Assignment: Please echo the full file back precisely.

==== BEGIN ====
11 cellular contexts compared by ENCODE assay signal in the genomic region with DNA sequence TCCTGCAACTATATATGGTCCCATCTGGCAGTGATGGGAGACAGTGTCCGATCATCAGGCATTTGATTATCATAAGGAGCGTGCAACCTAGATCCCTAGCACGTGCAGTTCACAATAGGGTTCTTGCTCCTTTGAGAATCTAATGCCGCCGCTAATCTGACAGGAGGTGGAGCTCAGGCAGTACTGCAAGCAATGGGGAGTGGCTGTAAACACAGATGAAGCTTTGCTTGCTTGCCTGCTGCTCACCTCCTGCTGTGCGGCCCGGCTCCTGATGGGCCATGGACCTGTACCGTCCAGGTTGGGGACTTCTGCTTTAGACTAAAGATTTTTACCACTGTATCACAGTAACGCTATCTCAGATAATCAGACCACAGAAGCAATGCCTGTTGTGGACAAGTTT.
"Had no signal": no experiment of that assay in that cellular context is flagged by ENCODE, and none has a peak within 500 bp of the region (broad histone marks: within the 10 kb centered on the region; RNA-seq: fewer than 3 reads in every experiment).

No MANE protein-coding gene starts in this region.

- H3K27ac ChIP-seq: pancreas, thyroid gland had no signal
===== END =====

11 cellular contexts compared by ENCODE assay signal in the genomic region with DNA sequence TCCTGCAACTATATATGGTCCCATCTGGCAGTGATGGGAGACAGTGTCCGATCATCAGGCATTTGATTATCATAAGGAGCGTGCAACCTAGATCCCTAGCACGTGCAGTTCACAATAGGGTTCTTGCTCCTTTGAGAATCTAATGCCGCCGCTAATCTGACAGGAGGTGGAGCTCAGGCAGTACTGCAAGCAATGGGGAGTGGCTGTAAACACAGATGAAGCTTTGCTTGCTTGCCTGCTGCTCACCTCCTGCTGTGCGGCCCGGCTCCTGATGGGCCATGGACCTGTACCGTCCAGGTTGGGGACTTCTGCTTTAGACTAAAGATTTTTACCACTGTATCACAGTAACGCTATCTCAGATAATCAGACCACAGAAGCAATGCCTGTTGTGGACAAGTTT.
"Had no signal": no experiment of that assay in that cellular context is flagged by ENCODE, and none has a peak within 500 bp of the region (broad histone marks: within the 10 kb centered on the region; RNA-seq: fewer than 3 reads in every experiment).

No MANE protein-coding gene starts in this region.

- H3K27ac ChIP-seq: pancreas, thyroid gland had no signal